Best practice: all Postgres tables can have these columns

They should all have these columns:

  • Primary key: id , bigserial (which creates a sequence behind the scene)
  • Date created: utc_created – Use current timestamp as a default value
  • Date updated: utc_updated – Use a trigger to automatically update it (See code below)
  • Creator: created_by – text type, can be anything
  • Updator: updated_by – text type , can be anything

Code:

create table my_table
(
    id          bigserial      not null ,
    
    utc_created timestamptz not null default current_timestamp,
    created_by  text        not null,
    utc_updated timestamptz null,
    updated_by  text        null,

    primary key (id)
);


CREATE TRIGGER my_table_updated_by_trigger BEFORE UPDATE
    ON my_table FOR EACH ROW EXECUTE PROCEDURE
    update_utc_updated_column(); -- see below
-- See https://www.revsys.com/tidbits/automatically-updating-a-timestamp-column-in-postgresql/

CREATE OR REPLACE FUNCTION update_utc_updated_column()
    RETURNS TRIGGER AS $$
BEGIN
    NEW.utc_updated = current_timestamp;
    RETURN NEW;
END;
$$ language 'plpgsql';

Timezone choice for Postgre and things to do in Java

Always use UTC as the timezone for postgre timestamp/date columns, which is considered to be the best practice and recommended by Postgre, e.g.

utc_created timestamptz not null

And you java application is normally using LocalDateTime/LocalDate, if your system is not a global operation.

So there needs to be a conversion in data access layer of you java application. According to some documents, Timestamp with Timezone in Postgresql should be mapped to OffsetDateTime in Java, and vice versa:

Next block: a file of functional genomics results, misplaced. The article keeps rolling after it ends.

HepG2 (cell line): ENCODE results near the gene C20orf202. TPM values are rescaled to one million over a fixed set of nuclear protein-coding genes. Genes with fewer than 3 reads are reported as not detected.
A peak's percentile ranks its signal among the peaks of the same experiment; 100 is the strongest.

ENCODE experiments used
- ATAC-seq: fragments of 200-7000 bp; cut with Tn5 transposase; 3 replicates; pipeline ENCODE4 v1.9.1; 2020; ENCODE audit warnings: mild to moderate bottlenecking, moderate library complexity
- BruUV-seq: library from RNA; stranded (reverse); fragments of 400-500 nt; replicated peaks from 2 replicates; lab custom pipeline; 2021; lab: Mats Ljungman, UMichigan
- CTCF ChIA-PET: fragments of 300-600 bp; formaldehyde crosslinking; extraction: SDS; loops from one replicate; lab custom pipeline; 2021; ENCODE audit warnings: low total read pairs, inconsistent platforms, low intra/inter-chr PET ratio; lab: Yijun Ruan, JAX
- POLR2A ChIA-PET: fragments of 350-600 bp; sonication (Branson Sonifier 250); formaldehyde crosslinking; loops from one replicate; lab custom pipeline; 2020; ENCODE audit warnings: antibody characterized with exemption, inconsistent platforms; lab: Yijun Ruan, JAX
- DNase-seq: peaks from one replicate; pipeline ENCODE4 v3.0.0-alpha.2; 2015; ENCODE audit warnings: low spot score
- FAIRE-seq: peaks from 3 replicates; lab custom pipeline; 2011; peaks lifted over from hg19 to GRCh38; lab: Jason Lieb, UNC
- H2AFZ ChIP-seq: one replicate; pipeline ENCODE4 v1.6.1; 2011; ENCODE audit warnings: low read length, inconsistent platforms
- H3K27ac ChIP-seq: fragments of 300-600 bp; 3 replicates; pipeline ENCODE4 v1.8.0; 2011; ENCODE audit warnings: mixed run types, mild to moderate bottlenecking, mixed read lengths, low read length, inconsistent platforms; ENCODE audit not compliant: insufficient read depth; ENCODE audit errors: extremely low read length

import java.time.LocalDateTime;
import java.time.OffsetDateTime;
import java.time.ZoneId;
import java.time.ZonedDateTime;

public class MyTimeZoneHelper {
    private static final ZoneId MY_TIMEZONE_ID = ZoneId.of("Australia/Melbourne");

    public static LocalDateTime toLocalDateTime(OffsetDateTime offsetDateTime) {
        ZonedDateTime zonedDataTime = offsetDateTime.toZonedDateTime();
        return zonedDataTime.withZoneSameInstant(MY_TIMEZONE_ID).toLocalDateTime();
    }


    public static OffsetDateTime toOffsetDateTime(LocalDateTime localDateTime) {
        ZonedDateTime zonedDateTime = localDateTime.atZone(MY_TIMEZONE_ID);
        ZonedDateTime utcZonedDateTime = zonedDateTime.withZoneSameInstant(ZoneId.of("Z"));
        return utcZonedDateTime.toOffsetDateTime();

    }
}

And if you are using mybatis, you can have a type handler based on the helper above:

 
import org.apache.ibatis.type.BaseTypeHandler;
import org.apache.ibatis.type.JdbcType;
import org.apache.ibatis.type.OffsetDateTimeTypeHandler;
import org.apache.ibatis.type.TypeHandler;

import java.sql.CallableStatement;
import java.sql.PreparedStatement;
import java.sql.ResultSet;
import java.sql.SQLException;
import java.time.LocalDateTime;
import java.time.OffsetDateTime;

/**
 * Convert the UTC timestamps in the new databases (postgres) to LocalDateTime, and vice versa
 */
public class MyTimestampWithTimezoneTypeHandler extends BaseTypeHandler<LocalDateTime> implements TypeHandler<LocalDateTime> {

    private OffsetDateTimeTypeHandler delegate = new OffsetDateTimeTypeHandler();


    @Override
    public void setNonNullParameter(PreparedStatement ps, int i, LocalDateTime parameter, JdbcType jdbcType) throws SQLException {
        delegate.setNonNullParameter(ps, i, MyTimeZoneHelper.toOffsetDateTime(parameter), jdbcType);
    }

    @Override
    public LocalDateTime getNullableResult(ResultSet rs, String columnName) throws SQLException {
        OffsetDateTime offsetDateTime = delegate.getNullableResult(rs, columnName);
        return offsetDateTime == null ? null : MyTimeZoneHelper.toLocalDateTime(offsetDateTime);
    }

    @Override
    public LocalDateTime getNullableResult(ResultSet rs, int columnIndex) throws SQLException {
        OffsetDateTime offsetDateTime = delegate.getNullableResult(rs, columnIndex);
        return offsetDateTime == null ? null : MyTimeZoneHelper.toLocalDateTime(offsetDateTime);
    }

    @Override
    public LocalDateTime getNullableResult(CallableStatement cs, int columnIndex) throws SQLException {
        OffsetDateTime offsetDateTime = delegate.getNullableResult(cs, columnIndex);
        return offsetDateTime == null ? null : MyTimeZoneHelper.toLocalDateTime(offsetDateTime);
    }
}
<resultMap>
...
 <result column="utc_created" jdbcType="TIMESTAMP_WITH_TIMEZONE" property="createdWhen"  typeHandler="MyTimestampWithTimezoneTypeHandler"/>